But application-layer threats are evolving as well. The regularity in which many application-layer attacks today – sophisticated malware and automated bot- and IoT-driven threats, including credential stuffing – can evade detection in traditional WAFs has kept IT leaders awake at night.
Advanced WAF solutionsare clearly needed to fight these threats, especially by businesses increasingly operating across multiple clouds. In response,F5 has introduced its namesake Advanced WAF, which dynamically protects apps with anti-bot capabilities; stops credential theft using keystroke encryptions to guard against keyloggers; and extends app-layer DDoS detection and remediation for all apps through a combination of machine learning and behavioral analysis.
As a prominent component of the F5 BIG-IP Cloud Edition, the F5 Advanced WAF provides security services on a per-app basis to secure the app against automated web attacks, credential theft and L7 DDoS. Services are defined, updated and deployed for each individual application from a self-service catalog via a GUI or an API.
The F5 Advanced WAF’s support for various consumption and licensing models, including per-app, means that enterprises can seamlessly deploy, upgrade and automate trusted F5 security services in a consistent way across public and private clouds while also promoting service portability through microservices and container use cases.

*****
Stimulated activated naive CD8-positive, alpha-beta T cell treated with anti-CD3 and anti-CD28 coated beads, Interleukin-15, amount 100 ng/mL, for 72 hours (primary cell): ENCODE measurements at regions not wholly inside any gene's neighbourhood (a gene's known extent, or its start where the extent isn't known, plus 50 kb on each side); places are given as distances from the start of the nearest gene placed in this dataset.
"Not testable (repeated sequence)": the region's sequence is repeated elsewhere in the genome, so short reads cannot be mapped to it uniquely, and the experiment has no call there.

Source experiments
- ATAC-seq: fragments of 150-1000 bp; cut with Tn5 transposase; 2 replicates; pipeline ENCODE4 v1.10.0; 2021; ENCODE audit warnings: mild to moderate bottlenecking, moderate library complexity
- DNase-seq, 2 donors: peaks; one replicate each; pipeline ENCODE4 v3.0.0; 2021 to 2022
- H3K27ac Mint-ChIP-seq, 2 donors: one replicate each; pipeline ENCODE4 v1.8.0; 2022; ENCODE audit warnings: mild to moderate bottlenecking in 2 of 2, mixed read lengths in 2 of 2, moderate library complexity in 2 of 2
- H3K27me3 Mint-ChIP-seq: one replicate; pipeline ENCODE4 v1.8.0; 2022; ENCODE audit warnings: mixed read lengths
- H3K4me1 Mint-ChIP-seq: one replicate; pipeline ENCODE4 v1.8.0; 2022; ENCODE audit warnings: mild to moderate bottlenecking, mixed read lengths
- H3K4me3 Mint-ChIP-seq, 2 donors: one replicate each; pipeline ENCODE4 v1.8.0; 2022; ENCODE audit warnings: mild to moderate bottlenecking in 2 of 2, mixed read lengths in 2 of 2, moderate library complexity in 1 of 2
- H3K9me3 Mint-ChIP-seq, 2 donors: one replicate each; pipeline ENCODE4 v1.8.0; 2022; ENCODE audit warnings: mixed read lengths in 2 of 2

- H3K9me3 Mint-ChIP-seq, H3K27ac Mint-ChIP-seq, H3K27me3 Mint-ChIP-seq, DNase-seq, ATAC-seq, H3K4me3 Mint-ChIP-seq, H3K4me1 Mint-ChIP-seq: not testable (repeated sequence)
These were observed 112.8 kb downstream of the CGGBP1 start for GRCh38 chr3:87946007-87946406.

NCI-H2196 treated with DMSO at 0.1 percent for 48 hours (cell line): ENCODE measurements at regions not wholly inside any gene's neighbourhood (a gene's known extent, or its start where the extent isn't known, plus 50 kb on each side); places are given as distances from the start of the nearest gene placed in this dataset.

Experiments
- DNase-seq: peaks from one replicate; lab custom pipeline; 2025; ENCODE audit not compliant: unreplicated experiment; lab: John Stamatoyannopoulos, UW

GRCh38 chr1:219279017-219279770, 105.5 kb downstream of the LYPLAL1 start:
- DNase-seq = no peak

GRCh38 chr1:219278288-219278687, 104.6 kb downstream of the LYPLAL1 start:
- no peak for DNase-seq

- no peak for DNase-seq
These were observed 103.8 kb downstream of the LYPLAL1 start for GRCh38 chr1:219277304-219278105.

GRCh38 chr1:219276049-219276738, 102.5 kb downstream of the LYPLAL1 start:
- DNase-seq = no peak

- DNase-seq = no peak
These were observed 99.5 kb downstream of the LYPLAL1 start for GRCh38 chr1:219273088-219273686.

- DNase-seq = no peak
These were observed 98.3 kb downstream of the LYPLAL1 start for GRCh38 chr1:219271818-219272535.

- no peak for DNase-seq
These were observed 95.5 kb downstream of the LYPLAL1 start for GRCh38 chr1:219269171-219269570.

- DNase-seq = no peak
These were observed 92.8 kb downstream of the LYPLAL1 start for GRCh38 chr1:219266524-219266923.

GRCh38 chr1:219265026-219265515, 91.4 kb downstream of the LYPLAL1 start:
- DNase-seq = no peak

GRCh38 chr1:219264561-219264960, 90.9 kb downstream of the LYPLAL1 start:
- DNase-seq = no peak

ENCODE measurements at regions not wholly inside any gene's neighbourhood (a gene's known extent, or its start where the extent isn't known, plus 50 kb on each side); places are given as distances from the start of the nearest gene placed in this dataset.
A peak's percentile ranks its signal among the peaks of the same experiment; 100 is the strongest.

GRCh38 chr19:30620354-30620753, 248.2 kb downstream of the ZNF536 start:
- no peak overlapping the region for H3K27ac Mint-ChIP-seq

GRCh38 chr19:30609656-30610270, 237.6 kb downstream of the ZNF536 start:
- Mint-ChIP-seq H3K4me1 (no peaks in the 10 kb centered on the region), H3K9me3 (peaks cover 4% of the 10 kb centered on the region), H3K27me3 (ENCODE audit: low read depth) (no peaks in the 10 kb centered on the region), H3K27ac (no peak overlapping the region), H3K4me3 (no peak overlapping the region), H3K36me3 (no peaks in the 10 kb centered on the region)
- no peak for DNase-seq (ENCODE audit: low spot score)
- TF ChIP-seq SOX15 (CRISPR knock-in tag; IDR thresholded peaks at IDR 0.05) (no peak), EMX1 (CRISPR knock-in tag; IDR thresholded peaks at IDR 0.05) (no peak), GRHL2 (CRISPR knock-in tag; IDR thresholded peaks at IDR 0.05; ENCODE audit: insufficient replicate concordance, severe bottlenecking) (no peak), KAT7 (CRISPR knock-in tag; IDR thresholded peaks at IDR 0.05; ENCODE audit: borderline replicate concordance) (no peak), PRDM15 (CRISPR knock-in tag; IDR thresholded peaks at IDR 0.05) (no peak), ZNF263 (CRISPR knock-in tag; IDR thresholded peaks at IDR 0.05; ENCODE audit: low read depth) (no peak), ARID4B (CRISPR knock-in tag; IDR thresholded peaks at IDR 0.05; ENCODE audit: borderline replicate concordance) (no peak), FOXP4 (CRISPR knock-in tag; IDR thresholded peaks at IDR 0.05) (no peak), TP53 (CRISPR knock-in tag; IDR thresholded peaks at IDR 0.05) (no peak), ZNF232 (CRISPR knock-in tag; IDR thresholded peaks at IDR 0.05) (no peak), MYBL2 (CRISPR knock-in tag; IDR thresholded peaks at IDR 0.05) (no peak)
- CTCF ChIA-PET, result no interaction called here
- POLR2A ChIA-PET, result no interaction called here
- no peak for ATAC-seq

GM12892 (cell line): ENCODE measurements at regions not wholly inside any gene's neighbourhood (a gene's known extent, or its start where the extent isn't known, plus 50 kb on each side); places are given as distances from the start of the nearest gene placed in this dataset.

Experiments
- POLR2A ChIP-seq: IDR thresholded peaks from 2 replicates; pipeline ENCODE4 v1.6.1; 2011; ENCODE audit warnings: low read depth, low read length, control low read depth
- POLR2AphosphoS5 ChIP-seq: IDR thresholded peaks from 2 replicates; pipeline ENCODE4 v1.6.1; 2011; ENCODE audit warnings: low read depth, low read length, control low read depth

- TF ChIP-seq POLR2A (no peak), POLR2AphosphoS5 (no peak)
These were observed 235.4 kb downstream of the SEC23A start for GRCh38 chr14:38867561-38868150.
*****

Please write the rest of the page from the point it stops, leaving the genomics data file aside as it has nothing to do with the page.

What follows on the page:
“The per-app aspect of the BIG-IP isn’t necessarily trying to break that [traditional shared network service] model because there’s a lot of efficiency gains in putting all application services into a central place like BIG-IP,” said David Holmes, F5’s global security evangelist. “The key is that policies are consistent across [clouds] and that way, your apps can live anywhere and you can leverage the apps intelligence that you’ve always done with F5 into the different clouds.” Now, when a critical application is moved from one cloud to another, the application services follow it.
Taking advantage of automated security policy capabilities and cloud templates, the F5 Advanced WAF positions NetOps, SecOps and DevOps teams to collaborate in support of business priorities. On this front, Holmes highlighted the significance of the F5 Advanced WAF’s API protocol security tools, which secure REST/JSON, XML and GWT APIs. “Everything in DevOps should be programmable and automated so everything would be an API or should be an API,” Homes said. “There needs to be some kind of runtime protection. API security is going to be huge for DevSecOps and DevOps in general.”
The aim is to make it less onerous for IT organizations to secure growingattack surfaces due to rapid adoption of APIs, and detect automated threats that mimic good traffic or are ‘low and slow’. For example, the Advanced WAF’s Proactive Bot Defense uses advanced fingerprinting and challenge/response techniques in conjunction with other behavioral analysis to enable session-level detection and blocking of automated threats.
Again, as the attack on SingHealth proved, swifter detection of cyberattacks ultimately helps to limit the service disruption or data loss that they can cause.